As a graduate student at RISD, I was a teaching assistant at Brown University for a book art class. It was there that I learned letterpress printing from Walter Feldman and learned a few more simple bookbinding techniques. After grad school, I continued to make books on my own and was one day looking for a place to buy materials and came across a bindery that was very near where I was living at the time. I asked to buy glue and also asked for a job and they gave me one! It was a small, family-owned library bindery. While there I learned on the job in a production environment. I repaired books and also learned the fundamentals of making a basic functional book to library standards. I operated a Kensol and cast type on a Ludlow. I also learned production language and knowledge that serves me to this day. After several years there, I began looking around for ways to improve my binding skills. I studied for a brief period with Barry Spence where I began to work on a traditional full leather binding. Barry mentioned Daniel Kelm to me, who had internships available at that time. I met with Daniel who allowed me to work in his studio on my own work in exchange for working on his projects when appropriate. After a while, he hired me and I worked there part time for two years. During that time I also took many workshops at the Wide Awake Garage.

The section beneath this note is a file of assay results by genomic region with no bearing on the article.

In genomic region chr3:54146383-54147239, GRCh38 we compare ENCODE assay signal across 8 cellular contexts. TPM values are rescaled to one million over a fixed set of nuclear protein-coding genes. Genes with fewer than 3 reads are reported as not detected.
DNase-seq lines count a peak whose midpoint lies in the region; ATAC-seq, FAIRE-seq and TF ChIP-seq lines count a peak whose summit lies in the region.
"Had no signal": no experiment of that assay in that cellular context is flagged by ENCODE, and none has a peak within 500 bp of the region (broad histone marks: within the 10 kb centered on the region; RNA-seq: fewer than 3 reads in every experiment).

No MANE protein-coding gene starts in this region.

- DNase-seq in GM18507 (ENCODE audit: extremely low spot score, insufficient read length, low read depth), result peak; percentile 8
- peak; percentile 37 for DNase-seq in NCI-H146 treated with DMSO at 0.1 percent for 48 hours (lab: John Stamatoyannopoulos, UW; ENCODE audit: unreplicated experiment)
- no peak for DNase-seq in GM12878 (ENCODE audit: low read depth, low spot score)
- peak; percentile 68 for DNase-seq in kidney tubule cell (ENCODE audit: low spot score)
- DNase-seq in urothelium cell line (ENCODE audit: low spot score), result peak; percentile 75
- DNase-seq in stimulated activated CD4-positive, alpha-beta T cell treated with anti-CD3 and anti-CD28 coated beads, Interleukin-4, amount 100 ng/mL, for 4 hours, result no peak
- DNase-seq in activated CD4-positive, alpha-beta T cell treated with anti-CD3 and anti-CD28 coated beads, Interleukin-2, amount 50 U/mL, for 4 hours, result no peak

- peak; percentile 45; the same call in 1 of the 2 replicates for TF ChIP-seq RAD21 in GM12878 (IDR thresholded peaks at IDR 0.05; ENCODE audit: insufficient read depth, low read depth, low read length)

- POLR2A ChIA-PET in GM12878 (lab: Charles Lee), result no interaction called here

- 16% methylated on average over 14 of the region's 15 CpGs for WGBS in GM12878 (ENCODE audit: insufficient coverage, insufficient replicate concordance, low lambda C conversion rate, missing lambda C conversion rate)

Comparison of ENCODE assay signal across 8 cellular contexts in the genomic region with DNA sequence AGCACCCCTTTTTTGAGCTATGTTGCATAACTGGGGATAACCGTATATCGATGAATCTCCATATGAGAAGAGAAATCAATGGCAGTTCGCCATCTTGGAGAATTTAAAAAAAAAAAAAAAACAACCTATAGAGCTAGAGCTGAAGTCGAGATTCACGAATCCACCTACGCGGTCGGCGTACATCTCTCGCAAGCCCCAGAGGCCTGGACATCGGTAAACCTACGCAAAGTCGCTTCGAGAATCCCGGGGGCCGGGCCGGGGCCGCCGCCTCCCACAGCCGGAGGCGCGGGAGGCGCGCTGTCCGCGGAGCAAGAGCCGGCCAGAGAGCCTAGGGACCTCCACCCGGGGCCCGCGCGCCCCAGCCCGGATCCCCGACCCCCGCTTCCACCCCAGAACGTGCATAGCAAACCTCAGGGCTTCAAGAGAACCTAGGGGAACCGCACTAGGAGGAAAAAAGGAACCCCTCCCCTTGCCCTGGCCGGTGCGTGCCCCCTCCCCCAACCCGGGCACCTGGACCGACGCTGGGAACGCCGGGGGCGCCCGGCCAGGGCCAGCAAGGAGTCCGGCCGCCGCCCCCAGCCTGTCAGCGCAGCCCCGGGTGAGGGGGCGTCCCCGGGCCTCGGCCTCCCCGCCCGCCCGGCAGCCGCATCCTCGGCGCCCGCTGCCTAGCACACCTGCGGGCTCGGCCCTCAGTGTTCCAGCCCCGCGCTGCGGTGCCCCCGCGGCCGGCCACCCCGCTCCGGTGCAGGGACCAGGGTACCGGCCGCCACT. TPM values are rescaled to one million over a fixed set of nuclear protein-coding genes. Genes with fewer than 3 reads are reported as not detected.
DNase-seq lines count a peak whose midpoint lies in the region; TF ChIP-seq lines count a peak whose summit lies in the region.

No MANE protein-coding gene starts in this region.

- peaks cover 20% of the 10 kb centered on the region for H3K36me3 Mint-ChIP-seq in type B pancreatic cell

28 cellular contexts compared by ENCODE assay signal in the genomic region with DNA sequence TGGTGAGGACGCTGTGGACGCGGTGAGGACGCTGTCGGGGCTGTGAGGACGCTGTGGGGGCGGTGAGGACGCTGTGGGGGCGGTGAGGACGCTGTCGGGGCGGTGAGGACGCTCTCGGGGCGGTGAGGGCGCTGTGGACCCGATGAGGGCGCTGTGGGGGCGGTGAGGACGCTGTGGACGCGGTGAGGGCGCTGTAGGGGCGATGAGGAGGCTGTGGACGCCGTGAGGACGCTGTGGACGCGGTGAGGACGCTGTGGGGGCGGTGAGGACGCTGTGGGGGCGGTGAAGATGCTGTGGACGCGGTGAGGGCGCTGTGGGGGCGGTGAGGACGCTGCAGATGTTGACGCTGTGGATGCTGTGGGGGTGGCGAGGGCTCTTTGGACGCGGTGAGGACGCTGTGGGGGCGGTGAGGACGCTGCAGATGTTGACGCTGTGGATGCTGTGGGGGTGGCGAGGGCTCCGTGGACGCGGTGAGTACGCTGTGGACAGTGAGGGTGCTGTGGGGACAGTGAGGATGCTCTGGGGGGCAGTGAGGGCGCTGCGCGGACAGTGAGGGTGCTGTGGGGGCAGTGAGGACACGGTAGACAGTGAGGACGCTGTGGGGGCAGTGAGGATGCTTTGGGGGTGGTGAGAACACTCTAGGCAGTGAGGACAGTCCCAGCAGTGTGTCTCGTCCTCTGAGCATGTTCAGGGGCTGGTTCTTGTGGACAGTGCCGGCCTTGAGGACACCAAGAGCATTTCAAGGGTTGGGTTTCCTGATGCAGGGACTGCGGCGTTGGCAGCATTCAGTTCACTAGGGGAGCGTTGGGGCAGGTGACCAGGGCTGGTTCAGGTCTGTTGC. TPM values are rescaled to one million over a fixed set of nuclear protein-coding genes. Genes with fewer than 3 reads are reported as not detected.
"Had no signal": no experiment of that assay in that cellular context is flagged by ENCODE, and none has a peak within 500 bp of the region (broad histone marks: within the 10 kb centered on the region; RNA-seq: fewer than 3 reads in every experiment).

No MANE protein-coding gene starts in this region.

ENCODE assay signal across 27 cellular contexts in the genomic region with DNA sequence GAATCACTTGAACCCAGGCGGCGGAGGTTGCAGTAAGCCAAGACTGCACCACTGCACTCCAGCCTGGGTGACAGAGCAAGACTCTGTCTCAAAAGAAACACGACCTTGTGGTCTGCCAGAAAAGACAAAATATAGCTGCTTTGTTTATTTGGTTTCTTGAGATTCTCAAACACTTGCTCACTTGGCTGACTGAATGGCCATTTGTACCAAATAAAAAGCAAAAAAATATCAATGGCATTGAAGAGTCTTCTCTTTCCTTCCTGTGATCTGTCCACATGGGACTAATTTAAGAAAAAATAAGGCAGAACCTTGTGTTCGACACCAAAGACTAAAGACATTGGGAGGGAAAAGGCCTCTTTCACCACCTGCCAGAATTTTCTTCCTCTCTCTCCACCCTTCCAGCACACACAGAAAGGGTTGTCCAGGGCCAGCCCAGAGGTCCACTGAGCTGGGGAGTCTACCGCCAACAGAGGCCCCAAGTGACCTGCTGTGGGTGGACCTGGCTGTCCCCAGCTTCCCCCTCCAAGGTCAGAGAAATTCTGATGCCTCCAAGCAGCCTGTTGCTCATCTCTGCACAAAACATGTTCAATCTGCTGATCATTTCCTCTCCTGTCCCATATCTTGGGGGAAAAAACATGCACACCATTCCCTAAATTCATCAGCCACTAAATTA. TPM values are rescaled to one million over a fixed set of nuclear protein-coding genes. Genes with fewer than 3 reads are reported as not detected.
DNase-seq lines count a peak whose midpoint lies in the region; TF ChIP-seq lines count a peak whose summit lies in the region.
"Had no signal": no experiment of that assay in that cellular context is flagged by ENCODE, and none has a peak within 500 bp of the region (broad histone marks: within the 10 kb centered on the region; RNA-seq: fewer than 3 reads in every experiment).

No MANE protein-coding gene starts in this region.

Before establishing Shelter Bookworks, you worked for Daniel Kelm. Kelm engineers incredible bindings for artists, printmakers and publishers. I would love to hear about your experience working at the Wide Awake Garage and what you took away from Kelm’s guidance.
Daniel is very generous and kind to everyone who comes into his studio, and he has a great sense of humor. He teaches how to think about problems, rather than simply giving you an answer. His work taught me that the book structure is capable of being reinvented over and over again. All of these lessons have been huge gifts to me and allow me to approach each day in the studio as a series of expansive possibilities. His craftsmanship is unmatched and I think about it constantly. I also got a sense of how projects move through a studio of that size.

I’m really interested in your bookmaking process, particularly when it comes to creating your artist books. How does an idea blossom into a final product? Do you have a strategic approach for research and development?
It is a fairly organic process. I usually have two or three ideas in my mind for upcoming projects. At that point the ideas are loose and have come out of reading or just taking in information. When an idea or concept strikes me as something I could use for a book, it’s almost like a physical sensation, an electrical charge. I will experience this a few times a year. I try to listen to this instinct and store it away. It could be a broad concept, it could be a specific piece of writing. I might take a few notes at that point.